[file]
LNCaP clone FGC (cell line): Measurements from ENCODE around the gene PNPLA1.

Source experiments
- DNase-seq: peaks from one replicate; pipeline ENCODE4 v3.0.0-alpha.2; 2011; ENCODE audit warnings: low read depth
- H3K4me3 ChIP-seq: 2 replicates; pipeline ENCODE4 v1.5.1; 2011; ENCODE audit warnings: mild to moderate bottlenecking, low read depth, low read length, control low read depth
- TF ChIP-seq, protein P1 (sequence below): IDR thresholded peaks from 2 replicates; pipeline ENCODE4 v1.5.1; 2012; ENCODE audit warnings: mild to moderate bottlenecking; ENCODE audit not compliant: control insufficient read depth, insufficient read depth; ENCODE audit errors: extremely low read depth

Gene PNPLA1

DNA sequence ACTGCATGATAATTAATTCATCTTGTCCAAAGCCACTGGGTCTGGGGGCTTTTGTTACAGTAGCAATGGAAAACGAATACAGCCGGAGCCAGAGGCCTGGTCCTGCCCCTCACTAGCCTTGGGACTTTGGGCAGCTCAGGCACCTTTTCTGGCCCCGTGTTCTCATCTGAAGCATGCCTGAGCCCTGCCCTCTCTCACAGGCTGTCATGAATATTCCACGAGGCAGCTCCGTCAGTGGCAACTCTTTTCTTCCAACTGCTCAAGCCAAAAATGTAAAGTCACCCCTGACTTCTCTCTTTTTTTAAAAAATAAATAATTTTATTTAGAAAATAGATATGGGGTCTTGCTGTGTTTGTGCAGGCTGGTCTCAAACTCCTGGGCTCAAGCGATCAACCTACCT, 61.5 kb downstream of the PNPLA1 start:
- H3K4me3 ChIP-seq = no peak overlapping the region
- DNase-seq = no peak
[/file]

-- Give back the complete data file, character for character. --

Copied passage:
LNCaP clone FGC (cell line): Measurements from ENCODE around the gene PNPLA1.

Source experiments
- DNase-seq: peaks from one replicate; pipeline ENCODE4 v3.0.0-alpha.2; 2011; ENCODE audit warnings: low read depth
- H3K4me3 ChIP-seq: 2 replicates; pipeline ENCODE4 v1.5.1; 2011; ENCODE audit warnings: mild to moderate bottlenecking, low read depth, low read length, control low read depth
- TF ChIP-seq, protein P1 (sequence below): IDR thresholded peaks from 2 replicates; pipeline ENCODE4 v1.5.1; 2012; ENCODE audit warnings: mild to moderate bottlenecking; ENCODE audit not compliant: control insufficient read depth, insufficient read depth; ENCODE audit errors: extremely low read depth

Gene PNPLA1

DNA sequence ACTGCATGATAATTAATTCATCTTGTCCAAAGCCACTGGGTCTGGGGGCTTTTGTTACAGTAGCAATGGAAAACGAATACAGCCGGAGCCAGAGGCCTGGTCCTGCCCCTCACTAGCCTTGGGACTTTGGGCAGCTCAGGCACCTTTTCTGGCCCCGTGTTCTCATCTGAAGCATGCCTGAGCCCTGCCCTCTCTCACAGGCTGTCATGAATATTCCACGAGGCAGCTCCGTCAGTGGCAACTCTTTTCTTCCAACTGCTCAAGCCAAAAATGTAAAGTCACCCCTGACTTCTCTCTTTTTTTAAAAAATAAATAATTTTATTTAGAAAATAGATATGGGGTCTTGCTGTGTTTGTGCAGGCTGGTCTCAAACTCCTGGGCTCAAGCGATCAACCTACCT, 61.5 kb downstream of the PNPLA1 start:
- H3K4me3 ChIP-seq = no peak overlapping the region
- DNase-seq = no peak